Thursday, July 12, 2012

Not a Rock Star, But a Rock

On our own we human beings do not know how to pray as we ought—we are too far removed from God; He is too mysterious and great for us. And so God has come to our aid: He himself provides the words of our prayer, and teaches us how to pray. Through the prayers that come from Him, He enables us to set out toward Him; by praying together with the brothers and sisters He has given us, we gradually come to know Him and draw closer to Him.
Jesus of Nazareth 1, 131

Reflection – Sometimes people who don’t want anything to do with the Church and liturgy and all that organized religion stuff will say ‘I can pray to God just fine on my own! I don’t need anyone’s help here!’ We can simply answer this, as the Pope does here, by saying ‘Are you sure about that?’

We have had a great stress in the past 50 years or so on the mercy, the tenderness, the love of God for us. And of course this is right and proper and I would never want us to stop stressing these core and basic facts about Him. But in that emphasis we have tended to ignore or even deny another basic fact—our God is an awesome God, great in majesty, mighty above the heavens, King of kings and Lord of lords. But if we deny or forget this, we have thrown out most of our Scriptures.

So we cannot just walk up to Him all ‘Hey, Buddy! How’s it goin’ today, eh?’ Jesus is not my homeboy—He is my Lord. We can’t just chat him up like He’s some guy somewhere we ran into.

It’s not that God is some touchy VIP rock star, ready to trash his hotel room if he doesn’t get the right color or M&Ms or brand of mineral water. It’s not that He is going to smite us if we don’t say exactly the right prayers in exactly the right tone of voice and exactly the right attitude.

He is not a rock star, but He is a mighty rock. And it is a matter of our own living in truth vis a vis this rock, this God who is our maker, the source and center and goal of our life. Who exactly do we think we are talking to? If we know, really know even a little bit, who this God is, what Mystery we are approaching, what fearsome and wondrous thing we are doing to enter into dialogue with this One, then we won’t be quite so cocksure and casual about it all.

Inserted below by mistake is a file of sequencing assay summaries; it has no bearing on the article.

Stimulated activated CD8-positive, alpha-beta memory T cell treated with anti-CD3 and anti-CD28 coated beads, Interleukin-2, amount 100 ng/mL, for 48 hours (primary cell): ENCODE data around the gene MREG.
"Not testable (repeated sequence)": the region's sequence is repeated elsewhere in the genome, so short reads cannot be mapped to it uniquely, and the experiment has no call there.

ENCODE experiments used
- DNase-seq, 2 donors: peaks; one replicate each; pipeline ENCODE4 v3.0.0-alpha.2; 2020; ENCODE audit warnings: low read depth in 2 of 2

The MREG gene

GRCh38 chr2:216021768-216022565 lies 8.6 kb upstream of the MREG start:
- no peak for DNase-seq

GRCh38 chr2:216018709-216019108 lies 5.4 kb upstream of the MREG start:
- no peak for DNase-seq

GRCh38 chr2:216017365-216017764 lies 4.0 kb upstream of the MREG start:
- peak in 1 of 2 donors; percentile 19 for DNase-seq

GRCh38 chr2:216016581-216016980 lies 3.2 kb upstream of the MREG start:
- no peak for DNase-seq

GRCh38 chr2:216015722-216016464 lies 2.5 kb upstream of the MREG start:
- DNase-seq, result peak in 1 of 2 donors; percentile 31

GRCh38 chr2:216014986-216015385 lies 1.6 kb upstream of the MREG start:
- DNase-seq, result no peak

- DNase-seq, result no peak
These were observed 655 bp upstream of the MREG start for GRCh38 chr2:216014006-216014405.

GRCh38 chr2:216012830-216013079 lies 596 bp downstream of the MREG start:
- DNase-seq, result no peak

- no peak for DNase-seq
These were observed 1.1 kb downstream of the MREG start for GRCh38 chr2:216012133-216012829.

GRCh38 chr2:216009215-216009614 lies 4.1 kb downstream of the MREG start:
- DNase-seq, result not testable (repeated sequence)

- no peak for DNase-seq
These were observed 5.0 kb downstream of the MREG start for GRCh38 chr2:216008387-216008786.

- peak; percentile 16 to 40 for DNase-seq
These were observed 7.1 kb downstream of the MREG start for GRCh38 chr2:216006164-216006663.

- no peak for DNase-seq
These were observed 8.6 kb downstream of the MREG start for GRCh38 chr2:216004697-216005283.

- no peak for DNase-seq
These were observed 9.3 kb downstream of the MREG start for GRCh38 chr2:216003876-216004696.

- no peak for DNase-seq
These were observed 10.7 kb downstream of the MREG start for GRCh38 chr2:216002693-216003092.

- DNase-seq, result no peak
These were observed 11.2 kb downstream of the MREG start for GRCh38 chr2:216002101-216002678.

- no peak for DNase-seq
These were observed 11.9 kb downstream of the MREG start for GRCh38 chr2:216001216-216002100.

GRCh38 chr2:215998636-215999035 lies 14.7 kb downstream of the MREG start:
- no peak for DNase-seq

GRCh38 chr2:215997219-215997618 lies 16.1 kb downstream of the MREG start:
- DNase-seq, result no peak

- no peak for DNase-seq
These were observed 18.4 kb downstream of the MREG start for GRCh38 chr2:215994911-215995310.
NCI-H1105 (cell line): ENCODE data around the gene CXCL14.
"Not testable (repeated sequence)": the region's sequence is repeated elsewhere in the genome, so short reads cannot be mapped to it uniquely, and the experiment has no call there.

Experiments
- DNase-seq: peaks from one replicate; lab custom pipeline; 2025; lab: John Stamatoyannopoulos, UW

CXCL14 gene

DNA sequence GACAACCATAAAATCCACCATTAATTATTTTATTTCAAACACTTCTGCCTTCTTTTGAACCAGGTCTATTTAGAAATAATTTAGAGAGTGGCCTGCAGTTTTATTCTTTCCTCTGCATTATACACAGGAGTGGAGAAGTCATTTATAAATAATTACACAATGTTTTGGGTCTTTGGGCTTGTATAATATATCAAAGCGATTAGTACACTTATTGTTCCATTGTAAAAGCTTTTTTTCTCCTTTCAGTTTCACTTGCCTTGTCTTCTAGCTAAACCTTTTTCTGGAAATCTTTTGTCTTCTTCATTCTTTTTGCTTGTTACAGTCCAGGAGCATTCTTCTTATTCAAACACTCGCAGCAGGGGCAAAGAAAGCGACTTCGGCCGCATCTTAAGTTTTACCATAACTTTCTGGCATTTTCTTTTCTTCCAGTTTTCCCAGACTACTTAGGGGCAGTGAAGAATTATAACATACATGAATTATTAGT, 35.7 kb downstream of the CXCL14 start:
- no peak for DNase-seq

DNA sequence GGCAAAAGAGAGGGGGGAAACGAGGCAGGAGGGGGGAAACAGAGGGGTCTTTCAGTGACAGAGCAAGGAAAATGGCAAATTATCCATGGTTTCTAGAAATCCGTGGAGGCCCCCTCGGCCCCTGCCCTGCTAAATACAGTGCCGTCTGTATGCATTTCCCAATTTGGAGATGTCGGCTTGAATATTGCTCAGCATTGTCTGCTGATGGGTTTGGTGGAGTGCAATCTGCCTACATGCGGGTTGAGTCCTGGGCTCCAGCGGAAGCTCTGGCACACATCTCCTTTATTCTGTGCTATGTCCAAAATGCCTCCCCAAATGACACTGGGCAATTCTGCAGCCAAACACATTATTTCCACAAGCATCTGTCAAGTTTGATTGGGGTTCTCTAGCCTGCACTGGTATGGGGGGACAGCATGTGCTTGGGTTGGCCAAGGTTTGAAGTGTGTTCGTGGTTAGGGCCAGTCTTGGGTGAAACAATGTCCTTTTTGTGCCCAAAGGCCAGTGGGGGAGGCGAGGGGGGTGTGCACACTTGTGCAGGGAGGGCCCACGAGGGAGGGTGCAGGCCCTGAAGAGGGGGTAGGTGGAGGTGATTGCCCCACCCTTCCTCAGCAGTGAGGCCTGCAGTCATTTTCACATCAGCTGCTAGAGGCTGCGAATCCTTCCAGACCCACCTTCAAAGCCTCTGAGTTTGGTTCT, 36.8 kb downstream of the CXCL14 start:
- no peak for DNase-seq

We will, perhaps, realize that we need help to know how to do this properly. And so, ‘Lord, teach us to pray, as John taught his disciples.’ Or, pick up the psalter, the 150 sacred psalms of Israel which was Jesus’ own prayer book. If it’s good enough for Jesus, it’s probably good enough for us, eh?

Or, go to the liturgy. The Mass is in essence Jesus’ own prayer to the Father, His own approach as the Divine Son in human flesh to the One who is the Origin without origin, the Unbegotten, the Absolute Source of all. Yes, the liturgy mediates this divine prayer, this divine communion through human signs and words which may or may not be adequate to the mystery contained therein, may or may not please us with their cadences and colorings… but the mystery is therein nonetheless.

And this is where we learn to pray, by entering Jesus’ own prayer to his Father which is His offering of Himself on the Cross. This is where we most truly learn, in fact, what an awesome and mighty God we have, and how the very reality of his mercy, love and compassion only serve to heighten the awe, the reverence, the profound awareness of our poverty and inadequacy to approach Him.

But at the same time, help has been given us. The Son comes to us, the Spirit empowers us, and so we can pray to the Father as we should. And it is in and through the Church that we receive this help and this power.

1 comment:

  1. "But those who harkeneth unto me shall dwell safely, and shall be quiet from fear of evil"
    Psalm 150

    God bless you


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